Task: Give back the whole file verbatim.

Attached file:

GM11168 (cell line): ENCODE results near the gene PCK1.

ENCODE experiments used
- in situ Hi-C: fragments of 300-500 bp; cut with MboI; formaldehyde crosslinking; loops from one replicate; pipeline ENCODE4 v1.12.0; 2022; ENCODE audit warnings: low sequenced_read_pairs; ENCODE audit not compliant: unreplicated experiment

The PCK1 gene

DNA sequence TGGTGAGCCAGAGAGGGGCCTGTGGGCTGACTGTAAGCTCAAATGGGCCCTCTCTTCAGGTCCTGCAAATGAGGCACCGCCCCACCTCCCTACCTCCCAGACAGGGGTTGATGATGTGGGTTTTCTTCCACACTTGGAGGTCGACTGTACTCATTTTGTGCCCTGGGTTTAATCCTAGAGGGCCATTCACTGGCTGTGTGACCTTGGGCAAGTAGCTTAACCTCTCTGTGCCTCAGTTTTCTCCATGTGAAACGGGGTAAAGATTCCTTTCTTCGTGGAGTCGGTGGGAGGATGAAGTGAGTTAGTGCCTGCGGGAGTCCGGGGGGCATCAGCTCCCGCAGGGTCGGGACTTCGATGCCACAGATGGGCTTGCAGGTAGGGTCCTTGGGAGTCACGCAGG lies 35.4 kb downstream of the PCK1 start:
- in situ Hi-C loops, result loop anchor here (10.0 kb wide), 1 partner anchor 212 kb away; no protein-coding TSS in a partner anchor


GM11168 (cell line): ENCODE results near the gene PCK1.

ENCODE experiments used
- in situ Hi-C: fragments of 300-500 bp; cut with MboI; formaldehyde crosslinking; loops from one replicate; pipeline ENCODE4 v1.12.0; 2022; ENCODE audit warnings: low sequenced_read_pairs; ENCODE audit not compliant: unreplicated experiment

The PCK1 gene

DNA sequence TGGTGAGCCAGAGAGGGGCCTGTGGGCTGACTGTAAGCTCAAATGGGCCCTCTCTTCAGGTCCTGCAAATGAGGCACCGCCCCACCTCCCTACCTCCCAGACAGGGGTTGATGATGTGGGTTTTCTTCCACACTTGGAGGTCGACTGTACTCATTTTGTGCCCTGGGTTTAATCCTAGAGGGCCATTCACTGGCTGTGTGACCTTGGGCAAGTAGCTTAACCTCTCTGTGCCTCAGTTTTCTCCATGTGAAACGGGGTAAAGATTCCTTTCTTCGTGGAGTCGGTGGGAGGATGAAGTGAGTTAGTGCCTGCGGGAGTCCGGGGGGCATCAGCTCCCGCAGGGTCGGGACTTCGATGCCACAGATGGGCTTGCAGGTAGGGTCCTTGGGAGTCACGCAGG lies 35.4 kb downstream of the PCK1 start:
- in situ Hi-C loops, result loop anchor here (10.0 kb wide), 1 partner anchor 212 kb away; no protein-coding TSS in a partner anchor